Ahead of today’s primary elections, KET’s Kentucky Tonight assembled a panel of political experts to discuss key races on the ballot and how the outcomes could impact the general election this fall.

The guests were Jonathan Miller, an attorney with Frost Brown Todd, and a former Democratic Kentucky Treasurer; Mike Ward, Democratic political consultant and former Congressman from Kentucky’s 3rd district; Tres Watson, Republican political consultant and founder of Capitol Reins PR; and Amy Wickliffe, Republican strategist and partner with McCarthy Strategic Solutions government relations firm.

Republican Primary for Governor

A dozen Republican contenders are vying for the nomination for governor in what has turned out to be one of the most expensive primary races in state history. Polling has current Kentucky Attorney General Daniel Cameron with a double-digit lead over his nearest rivals: former U.S. Ambassador to Canada Kelly Craft, and current state Commissioner of Agriculture Ryan Quarles. Cameron and Craft have peppered the airwaves with various attacks against the other, while promoting their own accomplishments and conservative values.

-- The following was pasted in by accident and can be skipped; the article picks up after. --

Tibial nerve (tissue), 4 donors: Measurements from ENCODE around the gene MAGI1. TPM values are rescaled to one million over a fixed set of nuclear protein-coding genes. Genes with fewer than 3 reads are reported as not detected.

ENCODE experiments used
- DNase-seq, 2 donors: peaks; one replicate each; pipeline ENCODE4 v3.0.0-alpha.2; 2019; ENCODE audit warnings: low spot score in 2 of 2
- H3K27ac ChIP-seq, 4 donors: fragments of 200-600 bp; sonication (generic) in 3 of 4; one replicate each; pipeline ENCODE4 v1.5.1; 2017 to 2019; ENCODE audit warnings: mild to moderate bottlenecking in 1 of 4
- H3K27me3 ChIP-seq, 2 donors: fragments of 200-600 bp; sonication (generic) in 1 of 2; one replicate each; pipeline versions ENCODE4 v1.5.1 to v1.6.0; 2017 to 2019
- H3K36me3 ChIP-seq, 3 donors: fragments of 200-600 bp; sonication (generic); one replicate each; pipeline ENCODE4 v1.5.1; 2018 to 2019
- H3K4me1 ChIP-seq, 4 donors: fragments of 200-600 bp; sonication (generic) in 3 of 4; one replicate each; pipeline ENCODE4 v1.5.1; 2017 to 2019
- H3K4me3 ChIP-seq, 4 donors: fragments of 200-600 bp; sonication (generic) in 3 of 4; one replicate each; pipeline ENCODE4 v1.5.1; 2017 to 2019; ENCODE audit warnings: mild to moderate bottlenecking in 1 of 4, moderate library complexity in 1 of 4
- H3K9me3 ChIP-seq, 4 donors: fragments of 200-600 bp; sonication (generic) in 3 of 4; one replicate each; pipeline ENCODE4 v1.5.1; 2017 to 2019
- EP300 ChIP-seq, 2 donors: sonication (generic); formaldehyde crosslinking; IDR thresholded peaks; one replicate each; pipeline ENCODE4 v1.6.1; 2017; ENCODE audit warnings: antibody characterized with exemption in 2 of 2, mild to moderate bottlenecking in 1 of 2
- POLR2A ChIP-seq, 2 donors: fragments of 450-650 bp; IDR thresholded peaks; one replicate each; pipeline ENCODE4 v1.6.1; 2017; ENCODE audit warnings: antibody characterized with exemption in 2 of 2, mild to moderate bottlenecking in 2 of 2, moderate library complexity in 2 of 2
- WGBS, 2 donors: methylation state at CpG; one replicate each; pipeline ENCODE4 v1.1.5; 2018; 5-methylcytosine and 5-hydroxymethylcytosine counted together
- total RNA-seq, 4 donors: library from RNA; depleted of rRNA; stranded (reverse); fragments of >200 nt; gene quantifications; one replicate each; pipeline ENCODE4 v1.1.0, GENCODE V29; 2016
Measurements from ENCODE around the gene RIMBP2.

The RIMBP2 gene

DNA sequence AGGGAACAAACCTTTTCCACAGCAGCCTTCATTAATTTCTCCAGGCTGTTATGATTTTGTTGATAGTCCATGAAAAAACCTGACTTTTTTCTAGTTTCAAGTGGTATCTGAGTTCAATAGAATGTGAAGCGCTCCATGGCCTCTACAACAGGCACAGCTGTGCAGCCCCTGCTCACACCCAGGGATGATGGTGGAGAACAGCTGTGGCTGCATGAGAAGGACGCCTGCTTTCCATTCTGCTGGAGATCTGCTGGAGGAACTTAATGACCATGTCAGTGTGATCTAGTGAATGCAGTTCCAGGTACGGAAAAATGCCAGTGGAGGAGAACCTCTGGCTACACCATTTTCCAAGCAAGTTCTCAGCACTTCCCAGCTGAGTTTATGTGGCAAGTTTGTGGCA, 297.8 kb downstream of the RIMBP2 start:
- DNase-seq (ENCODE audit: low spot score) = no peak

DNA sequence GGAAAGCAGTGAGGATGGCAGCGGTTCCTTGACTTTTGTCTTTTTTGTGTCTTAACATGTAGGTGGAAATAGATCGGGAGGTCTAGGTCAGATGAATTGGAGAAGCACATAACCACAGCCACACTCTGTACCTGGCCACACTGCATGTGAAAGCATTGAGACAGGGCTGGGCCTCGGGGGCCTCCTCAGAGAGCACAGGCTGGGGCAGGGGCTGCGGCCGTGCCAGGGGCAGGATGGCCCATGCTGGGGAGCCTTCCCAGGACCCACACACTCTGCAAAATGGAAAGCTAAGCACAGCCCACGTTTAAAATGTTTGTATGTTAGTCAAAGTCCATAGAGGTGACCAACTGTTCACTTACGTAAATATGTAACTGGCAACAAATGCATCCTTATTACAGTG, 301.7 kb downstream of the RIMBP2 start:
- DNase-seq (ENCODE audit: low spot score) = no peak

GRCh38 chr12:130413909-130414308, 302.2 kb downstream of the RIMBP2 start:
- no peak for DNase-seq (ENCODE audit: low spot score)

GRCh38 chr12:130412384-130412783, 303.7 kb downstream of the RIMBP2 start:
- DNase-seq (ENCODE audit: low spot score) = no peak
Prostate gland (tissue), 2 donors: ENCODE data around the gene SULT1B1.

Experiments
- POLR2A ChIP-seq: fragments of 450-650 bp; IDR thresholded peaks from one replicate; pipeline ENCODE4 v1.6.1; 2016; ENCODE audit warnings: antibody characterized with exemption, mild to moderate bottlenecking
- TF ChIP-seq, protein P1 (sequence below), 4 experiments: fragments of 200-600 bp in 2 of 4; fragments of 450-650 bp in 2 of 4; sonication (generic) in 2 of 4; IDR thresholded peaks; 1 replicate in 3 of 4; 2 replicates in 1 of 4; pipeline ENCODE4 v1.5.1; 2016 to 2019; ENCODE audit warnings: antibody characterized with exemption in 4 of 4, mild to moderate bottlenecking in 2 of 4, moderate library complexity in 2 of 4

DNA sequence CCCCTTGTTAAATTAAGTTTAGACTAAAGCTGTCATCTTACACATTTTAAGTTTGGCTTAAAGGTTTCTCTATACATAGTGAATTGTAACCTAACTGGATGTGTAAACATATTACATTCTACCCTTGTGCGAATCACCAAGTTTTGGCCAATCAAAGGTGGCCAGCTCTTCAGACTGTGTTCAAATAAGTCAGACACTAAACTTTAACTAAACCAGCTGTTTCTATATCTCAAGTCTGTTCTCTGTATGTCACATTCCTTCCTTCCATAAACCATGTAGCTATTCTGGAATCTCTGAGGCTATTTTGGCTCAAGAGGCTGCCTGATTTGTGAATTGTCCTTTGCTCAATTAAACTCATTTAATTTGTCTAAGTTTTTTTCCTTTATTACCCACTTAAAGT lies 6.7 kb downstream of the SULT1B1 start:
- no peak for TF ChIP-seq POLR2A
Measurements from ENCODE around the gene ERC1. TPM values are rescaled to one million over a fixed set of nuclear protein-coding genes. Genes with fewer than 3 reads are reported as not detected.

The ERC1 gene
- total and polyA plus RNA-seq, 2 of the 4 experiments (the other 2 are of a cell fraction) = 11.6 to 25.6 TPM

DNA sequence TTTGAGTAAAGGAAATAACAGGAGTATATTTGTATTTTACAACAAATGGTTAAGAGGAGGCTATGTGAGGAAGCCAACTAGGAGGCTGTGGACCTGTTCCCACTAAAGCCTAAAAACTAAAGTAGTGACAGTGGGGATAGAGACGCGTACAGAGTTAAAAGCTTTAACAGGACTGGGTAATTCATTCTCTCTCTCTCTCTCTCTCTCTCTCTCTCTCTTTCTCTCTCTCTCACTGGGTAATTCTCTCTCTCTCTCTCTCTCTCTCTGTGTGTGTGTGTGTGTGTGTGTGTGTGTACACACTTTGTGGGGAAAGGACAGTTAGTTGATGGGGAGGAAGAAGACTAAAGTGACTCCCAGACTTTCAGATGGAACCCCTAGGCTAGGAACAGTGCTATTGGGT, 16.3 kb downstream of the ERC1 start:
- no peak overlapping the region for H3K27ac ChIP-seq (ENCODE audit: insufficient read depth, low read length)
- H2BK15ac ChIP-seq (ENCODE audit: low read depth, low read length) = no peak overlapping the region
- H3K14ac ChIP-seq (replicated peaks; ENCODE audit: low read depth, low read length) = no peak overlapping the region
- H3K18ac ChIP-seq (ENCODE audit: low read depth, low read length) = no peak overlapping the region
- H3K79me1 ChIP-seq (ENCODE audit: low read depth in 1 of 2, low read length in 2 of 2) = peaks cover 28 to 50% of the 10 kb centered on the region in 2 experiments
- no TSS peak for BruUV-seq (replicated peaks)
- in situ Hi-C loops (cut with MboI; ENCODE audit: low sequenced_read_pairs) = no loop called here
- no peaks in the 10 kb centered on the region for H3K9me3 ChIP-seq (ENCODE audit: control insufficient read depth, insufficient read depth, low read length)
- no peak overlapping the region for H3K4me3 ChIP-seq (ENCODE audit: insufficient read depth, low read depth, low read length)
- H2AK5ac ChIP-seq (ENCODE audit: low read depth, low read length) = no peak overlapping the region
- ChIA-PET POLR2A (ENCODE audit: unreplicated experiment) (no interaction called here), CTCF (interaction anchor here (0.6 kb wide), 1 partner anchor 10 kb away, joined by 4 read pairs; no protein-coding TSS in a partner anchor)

Wickliffe says she expects Cameron to win, but she is also curious to see how well Craft turns out voters in western Kentucky, where she is backed by 1st district Congressman James Comer. She says joint campaign appearances by Craft and Texas Sen. Ted Cruz last weekend along with a late endorsement from Florida Gov. Ron DeSantis could also boost Craft’s numbers.